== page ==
The majority of infrastructure cloud offerings are fake

The majority of infrastructure cloud offerings are fake
Not all clouds solutions are real

A new survey of IT Directors by cloud hosting provider ElasticHosts has found that most servers are over specified and are under-used, however the majority of cloud solutions aimed at solving the problem are 'fake.'

According to the research, on average, businesses are using less than half (49%) of their on-premise server capacity at any given time. So it's no surprise that businesses are turning to cloud solutions that allow them to create solutions on demand, and to only pay for what they use. However in researching the cloud alternatives ElasticHosts found that many of the cloud alternatives on offer were 'fake.'

The survey found that 83% of companies are frustrated with having to cut through marketing hype to find out which solutions are genuine cloud offerings and which are merely conventional hosting services with the word 'cloud' added to the title.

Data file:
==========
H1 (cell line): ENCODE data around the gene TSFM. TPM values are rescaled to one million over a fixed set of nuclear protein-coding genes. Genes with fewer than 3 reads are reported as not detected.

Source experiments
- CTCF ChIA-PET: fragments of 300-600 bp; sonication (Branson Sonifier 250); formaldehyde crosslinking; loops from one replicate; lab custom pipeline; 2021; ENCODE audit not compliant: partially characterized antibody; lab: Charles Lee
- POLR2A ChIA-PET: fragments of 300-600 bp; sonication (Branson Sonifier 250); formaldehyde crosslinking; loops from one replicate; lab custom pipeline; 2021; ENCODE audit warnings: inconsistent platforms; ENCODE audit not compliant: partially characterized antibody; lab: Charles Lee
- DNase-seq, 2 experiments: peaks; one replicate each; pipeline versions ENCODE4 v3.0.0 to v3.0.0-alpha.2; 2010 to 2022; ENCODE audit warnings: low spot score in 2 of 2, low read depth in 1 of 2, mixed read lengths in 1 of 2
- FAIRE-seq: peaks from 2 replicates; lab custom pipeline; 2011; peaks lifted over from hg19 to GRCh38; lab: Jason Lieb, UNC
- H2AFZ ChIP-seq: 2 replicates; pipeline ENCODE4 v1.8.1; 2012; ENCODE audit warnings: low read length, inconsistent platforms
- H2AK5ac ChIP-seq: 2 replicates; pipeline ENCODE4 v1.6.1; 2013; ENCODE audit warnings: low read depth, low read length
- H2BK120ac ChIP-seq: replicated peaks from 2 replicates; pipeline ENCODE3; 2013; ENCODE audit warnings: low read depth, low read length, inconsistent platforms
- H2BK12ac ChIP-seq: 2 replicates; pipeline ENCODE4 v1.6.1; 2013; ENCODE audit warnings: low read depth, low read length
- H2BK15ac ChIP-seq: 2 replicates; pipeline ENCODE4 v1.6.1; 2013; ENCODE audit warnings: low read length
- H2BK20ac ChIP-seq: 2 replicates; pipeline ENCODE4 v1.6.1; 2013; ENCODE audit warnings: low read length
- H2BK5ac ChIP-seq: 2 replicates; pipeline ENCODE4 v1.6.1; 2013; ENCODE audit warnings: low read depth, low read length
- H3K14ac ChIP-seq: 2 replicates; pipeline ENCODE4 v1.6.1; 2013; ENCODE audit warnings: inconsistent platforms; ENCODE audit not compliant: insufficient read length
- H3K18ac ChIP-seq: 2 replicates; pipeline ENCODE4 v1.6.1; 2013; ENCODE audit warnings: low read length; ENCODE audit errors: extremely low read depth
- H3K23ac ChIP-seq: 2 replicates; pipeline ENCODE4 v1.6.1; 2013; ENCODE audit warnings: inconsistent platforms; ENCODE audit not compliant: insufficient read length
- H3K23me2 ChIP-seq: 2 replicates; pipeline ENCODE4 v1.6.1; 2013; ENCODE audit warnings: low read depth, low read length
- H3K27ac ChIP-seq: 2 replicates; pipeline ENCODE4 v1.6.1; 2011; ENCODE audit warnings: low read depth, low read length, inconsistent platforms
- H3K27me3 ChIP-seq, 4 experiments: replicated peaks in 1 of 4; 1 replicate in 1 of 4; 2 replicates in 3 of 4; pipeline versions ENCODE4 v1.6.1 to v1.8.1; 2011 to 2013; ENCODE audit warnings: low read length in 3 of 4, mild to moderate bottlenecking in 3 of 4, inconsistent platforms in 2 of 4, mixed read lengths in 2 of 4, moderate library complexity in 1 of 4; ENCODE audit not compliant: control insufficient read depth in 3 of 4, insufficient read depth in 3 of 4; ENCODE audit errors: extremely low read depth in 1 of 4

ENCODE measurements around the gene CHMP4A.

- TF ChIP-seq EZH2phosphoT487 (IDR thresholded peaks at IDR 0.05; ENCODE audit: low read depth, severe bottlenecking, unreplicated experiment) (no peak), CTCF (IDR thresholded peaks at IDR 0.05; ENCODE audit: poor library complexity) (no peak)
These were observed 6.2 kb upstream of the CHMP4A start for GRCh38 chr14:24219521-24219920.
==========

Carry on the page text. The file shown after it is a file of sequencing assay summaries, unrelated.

This view is supported by the fact over two thirds (67%) of respondents had been offered 'cloud' services that are fixed term, 40% had been offered services that weren't elastic or scalable and 32% had found that in many cases services weren't even self-service.

The survey has also found that despite the availability of Infrastructure as a Service offerings which allow companies to pay by consumption, many are still paying for server capacity they are not using.

Commenting on the research in an interview with TechRadar, Richard Davies, CEO for ElasticHosts said. "Even though our research shows that servers are under-utilised and most businesses would clearly benefit from cloud, there's the danger – because of fake cloud offerings - that businesses will become disillusioned with cloud computing. " Adding, "The fact that in many instances they are not being offered real cloud services and are being locked into minimum contracts is quite frankly shocking."

Until a solution to routing out 'fake' cloud solutions arrives Davies recommends that businesses benchmark their cloud providers before they commit to signing up. "I'm against a standard for cloud-computing as this is a fast moving industry and there are people out there who are bringing good products to market, and I wouldn't want to slow the market down with a bureaucratic certification process. However businesses should compare their prospective cloud providers against the NIST (US National Institute of Standards and Technology) or Gartner cloud computing definitions to see if they're flexible, self-service and should scale up or down on demand."